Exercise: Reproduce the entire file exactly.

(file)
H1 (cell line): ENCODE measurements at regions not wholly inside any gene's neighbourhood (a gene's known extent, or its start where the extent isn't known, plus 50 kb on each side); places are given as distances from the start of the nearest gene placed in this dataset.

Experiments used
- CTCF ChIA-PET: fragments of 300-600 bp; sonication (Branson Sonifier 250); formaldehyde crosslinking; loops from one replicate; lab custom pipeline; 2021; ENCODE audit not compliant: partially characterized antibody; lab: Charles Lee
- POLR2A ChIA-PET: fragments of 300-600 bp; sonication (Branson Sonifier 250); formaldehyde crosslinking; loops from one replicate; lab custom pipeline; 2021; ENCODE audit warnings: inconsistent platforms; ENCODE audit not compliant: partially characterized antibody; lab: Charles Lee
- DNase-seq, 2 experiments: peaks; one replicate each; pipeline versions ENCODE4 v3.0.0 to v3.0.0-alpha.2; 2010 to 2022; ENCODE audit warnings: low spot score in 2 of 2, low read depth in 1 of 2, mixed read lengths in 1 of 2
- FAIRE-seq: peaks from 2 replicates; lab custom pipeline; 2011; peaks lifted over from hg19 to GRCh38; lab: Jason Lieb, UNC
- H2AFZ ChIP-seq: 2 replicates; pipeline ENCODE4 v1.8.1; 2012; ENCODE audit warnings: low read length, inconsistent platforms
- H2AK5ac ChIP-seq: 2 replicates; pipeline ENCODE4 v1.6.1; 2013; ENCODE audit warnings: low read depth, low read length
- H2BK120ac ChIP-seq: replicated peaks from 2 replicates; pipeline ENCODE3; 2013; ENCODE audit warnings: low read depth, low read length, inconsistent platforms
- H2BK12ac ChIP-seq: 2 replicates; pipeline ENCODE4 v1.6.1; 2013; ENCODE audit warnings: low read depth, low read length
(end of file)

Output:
H1 (cell line): ENCODE measurements at regions not wholly inside any gene's neighbourhood (a gene's known extent, or its start where the extent isn't known, plus 50 kb on each side); places are given as distances from the start of the nearest gene placed in this dataset.

Experiments used
- CTCF ChIA-PET: fragments of 300-600 bp; sonication (Branson Sonifier 250); formaldehyde crosslinking; loops from one replicate; lab custom pipeline; 2021; ENCODE audit not compliant: partially characterized antibody; lab: Charles Lee
- POLR2A ChIA-PET: fragments of 300-600 bp; sonication (Branson Sonifier 250); formaldehyde crosslinking; loops from one replicate; lab custom pipeline; 2021; ENCODE audit warnings: inconsistent platforms; ENCODE audit not compliant: partially characterized antibody; lab: Charles Lee
- DNase-seq, 2 experiments: peaks; one replicate each; pipeline versions ENCODE4 v3.0.0 to v3.0.0-alpha.2; 2010 to 2022; ENCODE audit warnings: low spot score in 2 of 2, low read depth in 1 of 2, mixed read lengths in 1 of 2
- FAIRE-seq: peaks from 2 replicates; lab custom pipeline; 2011; peaks lifted over from hg19 to GRCh38; lab: Jason Lieb, UNC
- H2AFZ ChIP-seq: 2 replicates; pipeline ENCODE4 v1.8.1; 2012; ENCODE audit warnings: low read length, inconsistent platforms
- H2AK5ac ChIP-seq: 2 replicates; pipeline ENCODE4 v1.6.1; 2013; ENCODE audit warnings: low read depth, low read length
- H2BK120ac ChIP-seq: replicated peaks from 2 replicates; pipeline ENCODE3; 2013; ENCODE audit warnings: low read depth, low read length, inconsistent platforms
- H2BK12ac ChIP-seq: 2 replicates; pipeline ENCODE4 v1.6.1; 2013; ENCODE audit warnings: low read depth, low read length